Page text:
Anaerobic analysis

The production of fermented milk products such as cheese, yogurt, and fermented milks have developed over the centuries as a means of preserving the nutritive value of milk and providing a safe, attractive food (Roberts and Skinner, 1983). It is important to note that the products of fermentation apart from contributing to flavor also prevent the growth of pathogens and other bacteria whose metabolism would cause undesirable flavor or textural changes.

Yogurt is made from milk, skimmed milk or fortified milk usually from cows but sometimes from other animals such as goats or sheep (Adams and Moss, 2000). Yogurt fermentation is brought about by the inoculation of the milk with Lactobacillus bulgaricus and Streptococcus thermophilus in a 1:1 ratio. The Streptococcus grows faster than the Lactobacillus and is primarily responsible for acid production. The Lactobacillus on the other hand is responsible for the development of flavor and aroma. This associated growth of the two organisms result in lactic acid production at a greater rate than either when growing alone. Sometimes Lactobacillus acidophilus may also be included in the inoculum.

In this laboratory exercise, yogurt will be made and analysis of the product for bacterial content using plate count method will be done. Materials and Methods Four (4) milk samples were prepared: (a) skim milk (500ml), (b) skim milk (500ml) + 25g of powdered skim milk, (c) low fat milk (500ml), and (d) low fat milk (500ml) + 25g powdered low fat milk. The different milk samples were heated to 45oC in a water bath, stirring constantly. The milk samples were then kept at 450C using a thermometer and starter culture added. This starter culture was prepared by mixing 2.55g of the starter culture with 10ml of the skim milk for the skim milk yogurt and 2.55g of starter culture with 10ml of the low fat milk for low fat yogurt. The inoculated milk samples were then kept at 45oC for 4 hours. It was then chilled to 10oC so that the ph did not go lower.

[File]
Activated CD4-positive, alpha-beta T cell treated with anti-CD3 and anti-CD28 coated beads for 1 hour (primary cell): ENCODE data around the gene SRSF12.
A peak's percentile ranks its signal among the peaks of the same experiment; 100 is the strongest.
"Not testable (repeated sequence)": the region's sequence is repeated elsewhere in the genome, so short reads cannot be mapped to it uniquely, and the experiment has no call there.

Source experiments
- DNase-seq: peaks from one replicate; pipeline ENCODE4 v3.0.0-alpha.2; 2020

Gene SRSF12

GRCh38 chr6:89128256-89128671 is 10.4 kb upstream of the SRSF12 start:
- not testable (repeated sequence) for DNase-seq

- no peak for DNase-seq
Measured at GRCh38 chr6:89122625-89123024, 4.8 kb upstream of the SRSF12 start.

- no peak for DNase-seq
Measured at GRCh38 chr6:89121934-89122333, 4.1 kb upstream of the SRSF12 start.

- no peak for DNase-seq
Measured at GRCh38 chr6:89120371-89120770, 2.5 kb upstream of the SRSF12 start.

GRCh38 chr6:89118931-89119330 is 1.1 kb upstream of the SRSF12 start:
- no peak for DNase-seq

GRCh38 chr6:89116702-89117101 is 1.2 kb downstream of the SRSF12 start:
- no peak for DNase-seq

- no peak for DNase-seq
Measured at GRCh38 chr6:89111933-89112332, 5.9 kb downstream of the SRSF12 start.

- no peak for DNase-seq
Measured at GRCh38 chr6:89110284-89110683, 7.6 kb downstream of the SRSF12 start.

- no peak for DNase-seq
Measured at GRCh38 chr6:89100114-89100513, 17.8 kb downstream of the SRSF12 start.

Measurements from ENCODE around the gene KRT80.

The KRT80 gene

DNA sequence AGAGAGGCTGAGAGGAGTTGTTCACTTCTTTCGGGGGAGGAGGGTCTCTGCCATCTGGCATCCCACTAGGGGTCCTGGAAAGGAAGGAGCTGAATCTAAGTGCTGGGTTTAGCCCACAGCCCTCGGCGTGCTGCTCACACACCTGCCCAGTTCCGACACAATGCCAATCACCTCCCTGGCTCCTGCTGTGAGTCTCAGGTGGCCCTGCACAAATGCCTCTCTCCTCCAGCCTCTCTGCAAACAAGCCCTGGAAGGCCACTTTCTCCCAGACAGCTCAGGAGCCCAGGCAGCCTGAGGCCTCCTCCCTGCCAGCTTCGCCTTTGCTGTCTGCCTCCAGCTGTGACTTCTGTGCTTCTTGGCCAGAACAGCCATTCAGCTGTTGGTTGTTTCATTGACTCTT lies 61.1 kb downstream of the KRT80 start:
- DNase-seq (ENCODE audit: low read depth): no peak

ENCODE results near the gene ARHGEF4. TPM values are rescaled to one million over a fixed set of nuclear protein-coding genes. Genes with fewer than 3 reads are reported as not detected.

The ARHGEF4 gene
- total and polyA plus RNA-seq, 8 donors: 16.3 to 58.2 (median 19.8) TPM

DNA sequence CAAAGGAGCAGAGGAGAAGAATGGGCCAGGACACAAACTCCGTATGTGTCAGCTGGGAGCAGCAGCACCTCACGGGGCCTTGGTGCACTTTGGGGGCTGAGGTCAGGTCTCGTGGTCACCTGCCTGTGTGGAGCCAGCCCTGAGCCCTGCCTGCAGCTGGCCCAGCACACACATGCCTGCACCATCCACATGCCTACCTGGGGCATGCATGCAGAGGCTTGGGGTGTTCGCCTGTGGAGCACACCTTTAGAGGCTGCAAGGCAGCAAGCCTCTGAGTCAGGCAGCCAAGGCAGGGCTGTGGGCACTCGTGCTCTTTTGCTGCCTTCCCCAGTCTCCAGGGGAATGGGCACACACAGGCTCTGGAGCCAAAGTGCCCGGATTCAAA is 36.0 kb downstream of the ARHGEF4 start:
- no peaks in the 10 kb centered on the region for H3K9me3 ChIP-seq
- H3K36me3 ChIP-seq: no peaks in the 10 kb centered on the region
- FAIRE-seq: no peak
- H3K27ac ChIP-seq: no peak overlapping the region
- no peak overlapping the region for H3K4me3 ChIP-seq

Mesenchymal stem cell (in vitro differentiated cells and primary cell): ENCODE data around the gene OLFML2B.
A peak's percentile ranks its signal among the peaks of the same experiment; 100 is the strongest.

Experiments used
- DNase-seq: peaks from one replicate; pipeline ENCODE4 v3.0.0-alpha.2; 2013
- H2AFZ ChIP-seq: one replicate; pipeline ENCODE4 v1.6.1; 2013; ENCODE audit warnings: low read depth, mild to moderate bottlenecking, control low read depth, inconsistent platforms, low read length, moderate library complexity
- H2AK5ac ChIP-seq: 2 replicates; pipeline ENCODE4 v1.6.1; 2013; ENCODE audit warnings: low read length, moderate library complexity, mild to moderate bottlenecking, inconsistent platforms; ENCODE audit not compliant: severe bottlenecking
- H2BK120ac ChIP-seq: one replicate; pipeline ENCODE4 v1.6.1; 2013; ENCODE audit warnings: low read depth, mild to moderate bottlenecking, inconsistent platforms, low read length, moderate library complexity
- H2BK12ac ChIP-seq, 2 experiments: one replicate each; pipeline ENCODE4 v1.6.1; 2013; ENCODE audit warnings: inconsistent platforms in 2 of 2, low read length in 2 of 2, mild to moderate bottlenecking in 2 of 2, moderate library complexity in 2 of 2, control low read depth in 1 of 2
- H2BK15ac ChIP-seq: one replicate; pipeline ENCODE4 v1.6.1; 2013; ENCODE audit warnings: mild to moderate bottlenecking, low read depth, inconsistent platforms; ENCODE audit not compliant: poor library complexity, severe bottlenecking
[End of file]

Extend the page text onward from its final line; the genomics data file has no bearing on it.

Man Rogosa Sharpe (MRS) Agar and Plate Count Agar (PCA) were prepared as outlined by the manufacturer and autoclaved at 121oC for 15 minutes. Serial dilutions of 10-5, 10-6 and 10-7 were prepared from yogurt samples for spread plate on the MRS agar. There was a dilution each for an aerobic and an anaerobic analysis. Serial dilutions of 10-6, 10-7 and 10-8 were prepared from the yogurt samples for pour plate on the PCA. Control (blank) samples of agar and water were prepared for each agar.

From the laboratory exercise done, a relatively good quality yogurt was obtained. It was observed that the yogurt samples to which powdered milk was added were harder than the others. This was due to the fact that the added powdered milk increased the total soluble solids and thus produced a harder yogurt. The exercise was successful with regards to identifying the total bacterial count in the yogurt. Using the MRS agar, counts were obtained for those media anaerobically stored and none for those stored in an aerobic environment. This may be due to the fact that the microorganisms under investigation grow best under anaerobic conditions.